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Archaeologists discover Mayan ‘melting pot’

Archaeologists in Guatemala have unearthed new information about the Maya civilisation’s transition from a mobile, hunter-gatherer lifestyle to a sedentary way of life.

Led by University of Arizona archaeologists, the team’s excavations of the ancient Maya lowlands site of Ceibal suggest that as the society transitioned from a heavy reliance on foraging to farming, mobile communities and settled groups co-existed and may have come together to collaborate on construction projects and participate in public ceremonies.

The findings challenge two common assumptions: that mobile and sedentary groups maintained separate communities, and that public buildings were constructed only after a society had fully put down roots.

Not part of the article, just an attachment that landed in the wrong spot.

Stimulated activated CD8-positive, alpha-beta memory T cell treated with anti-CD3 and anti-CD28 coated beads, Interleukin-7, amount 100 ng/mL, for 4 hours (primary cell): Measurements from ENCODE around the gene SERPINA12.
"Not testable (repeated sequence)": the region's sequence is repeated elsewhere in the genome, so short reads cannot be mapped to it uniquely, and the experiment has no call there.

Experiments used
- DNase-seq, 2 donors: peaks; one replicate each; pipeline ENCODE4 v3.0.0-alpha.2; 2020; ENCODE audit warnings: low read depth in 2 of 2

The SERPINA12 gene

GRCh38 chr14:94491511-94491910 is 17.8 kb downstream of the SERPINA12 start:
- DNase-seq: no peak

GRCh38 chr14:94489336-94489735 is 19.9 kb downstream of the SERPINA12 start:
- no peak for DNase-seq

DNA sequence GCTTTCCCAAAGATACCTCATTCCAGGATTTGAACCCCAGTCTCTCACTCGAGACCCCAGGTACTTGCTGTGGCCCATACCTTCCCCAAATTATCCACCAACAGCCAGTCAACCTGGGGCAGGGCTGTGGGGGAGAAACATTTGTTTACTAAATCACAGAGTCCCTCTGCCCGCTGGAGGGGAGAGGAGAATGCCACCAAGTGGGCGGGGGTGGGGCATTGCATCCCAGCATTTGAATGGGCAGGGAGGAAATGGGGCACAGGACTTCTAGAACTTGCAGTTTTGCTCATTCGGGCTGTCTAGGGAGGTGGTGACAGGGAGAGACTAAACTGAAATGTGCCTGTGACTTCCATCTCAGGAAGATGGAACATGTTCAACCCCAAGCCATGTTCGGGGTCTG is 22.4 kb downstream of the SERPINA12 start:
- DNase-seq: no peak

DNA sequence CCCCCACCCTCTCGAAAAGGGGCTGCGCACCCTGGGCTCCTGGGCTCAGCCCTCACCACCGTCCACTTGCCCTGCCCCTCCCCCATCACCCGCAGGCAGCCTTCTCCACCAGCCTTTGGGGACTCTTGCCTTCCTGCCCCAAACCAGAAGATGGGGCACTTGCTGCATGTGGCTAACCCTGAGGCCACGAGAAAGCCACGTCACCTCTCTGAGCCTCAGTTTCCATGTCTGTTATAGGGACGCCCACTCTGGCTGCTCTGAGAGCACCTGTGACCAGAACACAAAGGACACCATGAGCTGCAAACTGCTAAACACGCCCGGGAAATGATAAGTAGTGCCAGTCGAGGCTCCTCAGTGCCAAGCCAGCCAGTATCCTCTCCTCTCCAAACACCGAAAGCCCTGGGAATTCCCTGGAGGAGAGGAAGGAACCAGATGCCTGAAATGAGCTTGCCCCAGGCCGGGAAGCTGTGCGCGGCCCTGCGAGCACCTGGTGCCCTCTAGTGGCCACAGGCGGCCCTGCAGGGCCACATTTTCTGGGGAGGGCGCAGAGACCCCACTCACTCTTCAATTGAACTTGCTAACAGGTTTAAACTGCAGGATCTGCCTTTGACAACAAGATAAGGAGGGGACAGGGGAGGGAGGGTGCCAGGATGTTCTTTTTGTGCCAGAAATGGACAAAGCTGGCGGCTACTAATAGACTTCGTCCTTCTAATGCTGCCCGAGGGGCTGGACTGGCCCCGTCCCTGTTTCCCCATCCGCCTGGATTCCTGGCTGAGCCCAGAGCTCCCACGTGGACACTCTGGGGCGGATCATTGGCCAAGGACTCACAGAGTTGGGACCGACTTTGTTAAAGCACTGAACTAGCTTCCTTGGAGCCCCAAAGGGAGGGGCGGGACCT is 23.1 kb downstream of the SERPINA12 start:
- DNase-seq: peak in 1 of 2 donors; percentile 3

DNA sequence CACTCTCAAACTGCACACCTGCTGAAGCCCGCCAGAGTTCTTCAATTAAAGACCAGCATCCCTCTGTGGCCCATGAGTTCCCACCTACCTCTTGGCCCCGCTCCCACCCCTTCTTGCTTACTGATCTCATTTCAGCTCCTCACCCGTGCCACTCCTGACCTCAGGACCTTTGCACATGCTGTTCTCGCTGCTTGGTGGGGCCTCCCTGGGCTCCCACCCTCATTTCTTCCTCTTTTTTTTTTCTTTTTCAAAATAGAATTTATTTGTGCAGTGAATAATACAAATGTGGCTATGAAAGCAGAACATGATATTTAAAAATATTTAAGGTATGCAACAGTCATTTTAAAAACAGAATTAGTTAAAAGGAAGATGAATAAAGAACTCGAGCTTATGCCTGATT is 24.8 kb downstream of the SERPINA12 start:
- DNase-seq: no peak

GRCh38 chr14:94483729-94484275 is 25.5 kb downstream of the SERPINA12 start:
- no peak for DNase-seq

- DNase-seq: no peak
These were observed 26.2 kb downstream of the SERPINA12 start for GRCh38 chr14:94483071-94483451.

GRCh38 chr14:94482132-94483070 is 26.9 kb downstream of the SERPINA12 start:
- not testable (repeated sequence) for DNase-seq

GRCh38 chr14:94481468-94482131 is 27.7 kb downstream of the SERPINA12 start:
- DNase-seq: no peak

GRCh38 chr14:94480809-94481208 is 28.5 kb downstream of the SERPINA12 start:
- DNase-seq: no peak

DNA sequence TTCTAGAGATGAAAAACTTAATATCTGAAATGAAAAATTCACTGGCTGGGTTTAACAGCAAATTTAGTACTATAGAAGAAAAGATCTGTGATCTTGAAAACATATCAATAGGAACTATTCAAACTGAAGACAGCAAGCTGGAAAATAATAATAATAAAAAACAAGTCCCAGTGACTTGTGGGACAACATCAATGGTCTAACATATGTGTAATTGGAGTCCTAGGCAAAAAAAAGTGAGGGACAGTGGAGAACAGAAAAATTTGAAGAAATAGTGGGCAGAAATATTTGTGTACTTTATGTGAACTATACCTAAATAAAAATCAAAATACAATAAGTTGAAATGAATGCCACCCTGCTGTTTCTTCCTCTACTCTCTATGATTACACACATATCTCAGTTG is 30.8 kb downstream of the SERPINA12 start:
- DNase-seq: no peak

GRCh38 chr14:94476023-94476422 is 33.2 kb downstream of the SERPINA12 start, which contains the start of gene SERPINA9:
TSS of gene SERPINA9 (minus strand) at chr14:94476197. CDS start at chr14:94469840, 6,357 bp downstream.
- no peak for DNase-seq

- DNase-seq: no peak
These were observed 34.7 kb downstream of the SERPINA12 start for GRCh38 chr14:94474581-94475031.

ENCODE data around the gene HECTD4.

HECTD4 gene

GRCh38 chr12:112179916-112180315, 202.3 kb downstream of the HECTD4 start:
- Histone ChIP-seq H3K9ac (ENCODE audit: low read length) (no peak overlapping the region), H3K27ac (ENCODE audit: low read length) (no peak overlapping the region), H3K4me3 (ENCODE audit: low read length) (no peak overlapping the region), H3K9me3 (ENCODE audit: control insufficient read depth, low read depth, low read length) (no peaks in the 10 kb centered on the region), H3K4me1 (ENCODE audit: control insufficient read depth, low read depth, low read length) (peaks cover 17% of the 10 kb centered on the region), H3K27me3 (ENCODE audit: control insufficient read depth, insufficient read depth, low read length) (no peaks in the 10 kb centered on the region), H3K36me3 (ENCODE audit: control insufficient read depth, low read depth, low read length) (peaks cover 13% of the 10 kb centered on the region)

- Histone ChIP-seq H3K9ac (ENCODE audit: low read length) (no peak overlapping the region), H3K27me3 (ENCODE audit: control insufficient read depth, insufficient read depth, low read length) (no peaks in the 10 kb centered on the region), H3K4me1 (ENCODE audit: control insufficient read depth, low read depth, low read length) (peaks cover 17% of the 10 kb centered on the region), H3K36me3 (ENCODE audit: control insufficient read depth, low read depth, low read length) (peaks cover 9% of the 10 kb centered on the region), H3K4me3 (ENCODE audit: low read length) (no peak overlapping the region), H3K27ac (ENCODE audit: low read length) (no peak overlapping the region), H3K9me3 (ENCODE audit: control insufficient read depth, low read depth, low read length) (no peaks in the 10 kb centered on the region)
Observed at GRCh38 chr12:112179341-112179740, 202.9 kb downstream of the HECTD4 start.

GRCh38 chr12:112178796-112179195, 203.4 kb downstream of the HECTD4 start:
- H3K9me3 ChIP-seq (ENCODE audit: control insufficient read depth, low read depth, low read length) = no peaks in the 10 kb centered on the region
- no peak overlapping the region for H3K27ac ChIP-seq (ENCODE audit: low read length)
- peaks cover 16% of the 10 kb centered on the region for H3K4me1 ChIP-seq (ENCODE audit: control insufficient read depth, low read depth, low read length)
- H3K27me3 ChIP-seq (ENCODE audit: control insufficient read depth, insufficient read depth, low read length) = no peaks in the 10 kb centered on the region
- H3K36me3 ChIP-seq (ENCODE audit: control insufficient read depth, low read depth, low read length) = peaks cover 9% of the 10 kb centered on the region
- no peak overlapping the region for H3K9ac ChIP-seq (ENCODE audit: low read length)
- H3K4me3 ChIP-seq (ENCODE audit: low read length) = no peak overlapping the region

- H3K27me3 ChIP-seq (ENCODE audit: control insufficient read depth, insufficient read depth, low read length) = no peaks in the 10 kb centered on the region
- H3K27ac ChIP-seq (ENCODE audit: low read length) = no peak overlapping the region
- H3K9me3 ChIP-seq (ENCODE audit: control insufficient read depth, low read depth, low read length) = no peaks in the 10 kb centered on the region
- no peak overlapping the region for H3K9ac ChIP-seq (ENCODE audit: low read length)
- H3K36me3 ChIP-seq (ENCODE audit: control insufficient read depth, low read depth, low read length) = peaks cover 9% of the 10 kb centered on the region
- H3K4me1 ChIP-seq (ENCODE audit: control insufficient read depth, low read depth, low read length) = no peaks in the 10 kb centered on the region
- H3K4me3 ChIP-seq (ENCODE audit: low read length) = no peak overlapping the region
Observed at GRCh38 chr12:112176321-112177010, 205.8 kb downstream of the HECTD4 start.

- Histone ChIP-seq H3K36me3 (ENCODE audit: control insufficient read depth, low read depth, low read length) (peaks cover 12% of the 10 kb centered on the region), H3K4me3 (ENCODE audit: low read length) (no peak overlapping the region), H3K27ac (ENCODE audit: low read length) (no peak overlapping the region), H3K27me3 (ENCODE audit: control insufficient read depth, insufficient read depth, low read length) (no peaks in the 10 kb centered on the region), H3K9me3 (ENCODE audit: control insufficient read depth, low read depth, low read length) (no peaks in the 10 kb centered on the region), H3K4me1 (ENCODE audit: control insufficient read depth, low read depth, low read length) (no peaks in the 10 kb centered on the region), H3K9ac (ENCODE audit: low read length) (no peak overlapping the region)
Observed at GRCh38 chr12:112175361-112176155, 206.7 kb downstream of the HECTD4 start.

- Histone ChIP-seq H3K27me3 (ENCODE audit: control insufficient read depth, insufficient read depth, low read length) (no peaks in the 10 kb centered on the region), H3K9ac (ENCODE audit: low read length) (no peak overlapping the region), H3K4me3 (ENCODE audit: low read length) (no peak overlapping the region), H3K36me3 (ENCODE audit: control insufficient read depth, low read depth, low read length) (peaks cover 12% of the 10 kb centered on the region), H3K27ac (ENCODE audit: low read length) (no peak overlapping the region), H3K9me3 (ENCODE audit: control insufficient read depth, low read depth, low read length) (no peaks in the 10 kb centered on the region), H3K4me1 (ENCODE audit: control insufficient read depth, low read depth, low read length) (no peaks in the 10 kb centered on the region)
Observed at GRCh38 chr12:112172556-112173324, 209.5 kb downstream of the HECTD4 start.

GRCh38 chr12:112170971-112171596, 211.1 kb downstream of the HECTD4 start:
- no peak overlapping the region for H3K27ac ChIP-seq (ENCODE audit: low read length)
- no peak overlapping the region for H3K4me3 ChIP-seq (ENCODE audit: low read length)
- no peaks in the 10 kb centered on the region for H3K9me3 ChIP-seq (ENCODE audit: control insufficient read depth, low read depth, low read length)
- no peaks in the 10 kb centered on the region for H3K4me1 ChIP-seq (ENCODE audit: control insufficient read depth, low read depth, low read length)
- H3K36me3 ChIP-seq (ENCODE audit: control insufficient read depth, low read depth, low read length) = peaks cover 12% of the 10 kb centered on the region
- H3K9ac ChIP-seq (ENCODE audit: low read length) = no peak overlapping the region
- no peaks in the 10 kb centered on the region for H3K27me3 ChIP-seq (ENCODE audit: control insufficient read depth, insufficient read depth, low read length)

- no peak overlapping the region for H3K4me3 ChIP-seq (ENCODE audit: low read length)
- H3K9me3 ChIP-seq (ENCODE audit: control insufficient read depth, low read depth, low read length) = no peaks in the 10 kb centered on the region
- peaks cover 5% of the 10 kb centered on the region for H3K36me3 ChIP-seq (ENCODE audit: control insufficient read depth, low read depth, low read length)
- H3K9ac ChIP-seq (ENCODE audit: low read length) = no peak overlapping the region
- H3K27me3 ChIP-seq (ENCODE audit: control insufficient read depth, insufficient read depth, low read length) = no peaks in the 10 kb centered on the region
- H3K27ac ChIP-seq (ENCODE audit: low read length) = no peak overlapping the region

“There has been the theory that sedentary and mobile groups co-exited in various parts of the world, but most people thought the sedentary and mobile communities were separate, even though they were in relatively close areas,” said Prof. Takeshi Inomata, lead author of the study.

“Our study presents the first relatively concrete evidence that mobile and sedentary people came together to build a ceremonial centre,” Prof. Inomata said. — PTI





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